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Which is why we were going to markup even before the web: to seed the
classification of the published information, to build "local contexts".
Again, markup is not about identification; it is about classification.
The notion was that free text data using RTF-like systems organized and
labeled for presentation, not querying, or reuse. The horror on the
SGMLers faces when given HTML was not that it would be an unworkable
system; we knew it would go as all gencoding does, like a grassfire.
The horror was that it returned us to and amplified the bad old days
of data not being reusable or easily classifiable.
The idea for content-modeled SGML was that preclassifying the information using human
intelligence (authors) would help. HTML set everything back about two
decades (a success for publishers but a disaster for everything else).
RDF is a better ontology language but once again, one gets that HTML
effect of predetermined definitions over syntax at the level of
the classifying terminology. There is a definite deja vu in the semantic web.
This doesn't mean RDF doesn't work or isn't a more precise means of
classification. It is.
What would be the effect (theoretically) of ceasing to use HTML for
any records of authority (assertions for data mining candidates)
and using XML without RDF? One lives without asserted relationships
for one. Ok, so Topic Maps are added. What then is the role
I ask because although the answers are somewhat obvious, it is also
obvious that RDFing any information published is too much overhead
and the ROI has to be good before people will do it. On the other
hand, the use of XML DTDs and schemas is already well accepted and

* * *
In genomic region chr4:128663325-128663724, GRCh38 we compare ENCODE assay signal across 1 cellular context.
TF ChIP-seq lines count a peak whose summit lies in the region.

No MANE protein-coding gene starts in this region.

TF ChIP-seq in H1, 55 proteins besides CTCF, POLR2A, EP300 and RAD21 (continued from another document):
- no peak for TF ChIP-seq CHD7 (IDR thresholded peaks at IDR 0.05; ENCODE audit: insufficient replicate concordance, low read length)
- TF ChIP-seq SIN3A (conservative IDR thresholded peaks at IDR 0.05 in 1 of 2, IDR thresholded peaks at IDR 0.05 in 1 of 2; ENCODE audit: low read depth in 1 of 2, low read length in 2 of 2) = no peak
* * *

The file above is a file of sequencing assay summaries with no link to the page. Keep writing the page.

it may be preferable to focus development of engines that mine based
One point of the article referenced originally was that Google could
live large using the same web we have now and not have to insist on
a stratified web. Of course, some potential profits based on hoarding
the ontologies disappears, but that is an information ecosystem
catastrophe in the making anyway.
From: firstname.lastname@example.org [mailto:email@example.com]
> >Basically it seems to me that way Google has approached the web is as a
> >giant problem in Bayesian Analysis, and that this method has been
> >relatively successful(at least more successful than other methods have
> Hmmm ... then maybe ontologies could help seed the process with "prior
> probabilities" or something?
This is my exact research interest. The problem with Bayesian/statistical/markov chain analysis is that if the "search space" is unbounded then the process may take an approaching infinite amount of time to resolve. The trick would seem to provide the ability for "local context" or as you say: an ontology seeding the process. This would be done in an interative fashion. For example we can use the "oneOf" mechanism to define a _Class_ as being composed of a given number of _Individuals_ e.g. as determined statistically. One might then equate two Classes, or use a classifier to find the equation of two classes, one determined by statistically derived individual membership, the the other (Class) as being part of a deep hierarchy (ontology). This might go round and round, with the output of each stage statistical stage being fed into a subsequent logical classification stage etc. It might work. On the other hand I might just be wasting my time.